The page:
On further examination, after reboot, SHOW SERVER COUNTERS has regularly reported an "Illegal Messages Rcv'd" count that has normally been 2 (except on the last reboot, when it has remained at zero).

The manual indicates that this is a LAT counter, and the fact it is not the "Illegal Multicasts Rcv'd" that has increased, implies that the LAT frame didn't indicate it was multicast, rather so by default must have been a LAT frame "targetted" at the MAC address of the DS700.

The fact that it is the "Illegal Messsages Rcv'd" counter in SHOW SERVER COUNTERS that is non-zero, rather than one of the nodes in SHOW NODE COUNTERS, indicates that either the host name could not be determined, or the sanity checking of the frame rejected it before it could determine the host to which the erroneous count could be ascribed.


My guess is that when the exception occurs, it is because a (very) badly formatted LAT frame is received, and the code is perhaps not as robust as one would ideally like.

e.g. an RLE length indicator might indicate a length of say 50 bytes, but only 40 bytes is received, so attempts to access byte 41 would extend beyond the bounds of an array/buffer, and cause an exception (I don't think that's what is happening here - the CO=004 indicates a Motorola 68000 Illegal Instruction (not sure if this means the opcode is illegal, or any parameters it requires are illegal), which suggests either the code having been instructed to jump to a memory address that contains data rather than code, or the memory containing the code has been overwritten (it is perhaps not as well defended against such an operation as in OpenVMS)).

I've had a look at forcing a server dump, but there's no documentation on the format of the dump file (I have identified that the PC and SP values appear near the first ~32 bytes, but their position largely depends on the CO= error code value), so I don't think it will really help (there is a MOM$SYSTEM:DS7_010_CRASH_DISPLAY.COM, but either someone locally here renamed an extant .COM file to this, or DEC?Compaq/HP re-packaged a DS300 .COM file, because that's what the comments inside it refer to, and it doesn't work with a dump file on the test system where I purposefully CRASHed a test DS700)

Updating to a later version of software for the DECservers might "help", but only if I knew what it was that the more recent (and interim) version(s) fixed.

I use the term "help" loosely - it would merely mask the problem of (I believe) something sending badly formatted LAT frames that causes the DECserver to generate an exception;  how long before an even worse formatted LAT frame defeats even the most recent version of NAS software.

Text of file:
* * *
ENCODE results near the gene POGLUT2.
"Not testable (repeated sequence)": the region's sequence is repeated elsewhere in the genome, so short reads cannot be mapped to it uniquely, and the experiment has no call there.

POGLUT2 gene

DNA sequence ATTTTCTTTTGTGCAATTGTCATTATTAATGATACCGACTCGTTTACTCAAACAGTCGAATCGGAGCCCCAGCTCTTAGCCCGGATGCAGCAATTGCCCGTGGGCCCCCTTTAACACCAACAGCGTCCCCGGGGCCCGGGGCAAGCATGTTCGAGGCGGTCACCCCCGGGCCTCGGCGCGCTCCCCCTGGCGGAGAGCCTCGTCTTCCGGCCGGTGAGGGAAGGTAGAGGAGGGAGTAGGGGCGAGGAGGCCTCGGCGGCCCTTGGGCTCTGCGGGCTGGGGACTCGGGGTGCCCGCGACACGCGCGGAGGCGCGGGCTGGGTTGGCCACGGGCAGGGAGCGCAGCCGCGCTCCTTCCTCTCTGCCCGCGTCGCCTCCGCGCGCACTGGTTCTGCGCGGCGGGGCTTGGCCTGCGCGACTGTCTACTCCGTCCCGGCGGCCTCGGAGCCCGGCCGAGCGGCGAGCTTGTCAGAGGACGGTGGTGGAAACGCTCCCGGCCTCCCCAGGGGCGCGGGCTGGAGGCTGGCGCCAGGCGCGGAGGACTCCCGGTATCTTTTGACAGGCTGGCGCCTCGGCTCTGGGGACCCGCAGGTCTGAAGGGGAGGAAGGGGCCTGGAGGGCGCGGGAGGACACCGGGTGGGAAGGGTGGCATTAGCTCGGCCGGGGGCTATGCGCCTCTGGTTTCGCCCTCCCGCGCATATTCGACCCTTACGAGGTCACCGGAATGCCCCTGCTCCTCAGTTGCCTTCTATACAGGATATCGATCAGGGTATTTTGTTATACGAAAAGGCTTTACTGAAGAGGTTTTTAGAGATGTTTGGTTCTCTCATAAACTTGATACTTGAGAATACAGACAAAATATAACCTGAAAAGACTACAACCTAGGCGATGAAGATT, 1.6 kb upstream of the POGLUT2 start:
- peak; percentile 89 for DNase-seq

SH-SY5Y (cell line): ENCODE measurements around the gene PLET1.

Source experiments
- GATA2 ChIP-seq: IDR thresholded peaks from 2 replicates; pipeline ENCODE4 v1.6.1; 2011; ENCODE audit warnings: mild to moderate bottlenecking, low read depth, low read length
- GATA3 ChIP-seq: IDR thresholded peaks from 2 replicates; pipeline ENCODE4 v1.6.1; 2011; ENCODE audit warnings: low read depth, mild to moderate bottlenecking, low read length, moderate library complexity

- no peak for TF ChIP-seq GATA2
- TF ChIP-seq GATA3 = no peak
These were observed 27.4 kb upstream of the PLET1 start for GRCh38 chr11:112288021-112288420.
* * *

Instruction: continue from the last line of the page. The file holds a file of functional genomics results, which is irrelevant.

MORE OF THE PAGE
[I know of a mobile network operator who originally had everything on the same VLAN until one day someone plugged something into the data network;  it sent out rubbish that cause the VAX systems to crash repeatedly until the offending item was unplugged;  needless to say, they subsequently segmented their data network;  I'll spare their blushes by not mentioning their name here :-D

I've hate to get the bosses to cough up for the latest version of NAS (and potentially, memory upgrades), only for the sender of the rubbish to have a hissy fit, send even worse frames onto the network in multicast, and cause all the DECservers to crash - I'd really rather get to the bottom of who is sending rubbish, and why, and getting that fixed]

I'm badgering to get a switch port on the same VLAN to be set up to allow a PC with Wireshark to be connected and capture the traffic before an expected reboot, to identify what messages the DECserver is the target of, and depending on how badly formatted the messages (and any preceding ones) are, perhaps identify at least the MAC address of the sender, and possibly from the payload of the message (and preceding ones) determine what was being attempted (and maybe what process on the sender system (assuming it is a server rather than some rogue bit of hardware) was responsible).

I'm convinced it's not a hardware issue (on the basis of the "Illegal Msgs Rcv'd" counter, the fact that it reboots every ~48 hours, and only since production resumed after the Christmas break) - if it had been a thermal one, a warm reboot from a software exception wouldn't allow things to cool down, and I can't see framing errors on the serial port (not that we have any) causing the issue.

When I hopefully get an update on the ultimate cause, I'll update here.

I did find another community posting along similar lines overnight (subject is "DECServers Rebooting"), from 2005 by Andy Bustamente, saying in his reply that "There was an Alpha VMS 7.1x bug in LAT", but I can't find any ECO/release notes relating to this (there are two AXP systems here, but they are at V7.3-2, so I would presume that any ECO for that bug would be included).

 

Regards,

Mark

[Formerly appearing as woeisme]
Mark_Corcoran
Frequent Advisor

Re: DECserver: NAS release notes? Known software exceptions? Version derived from server ROM or *ENG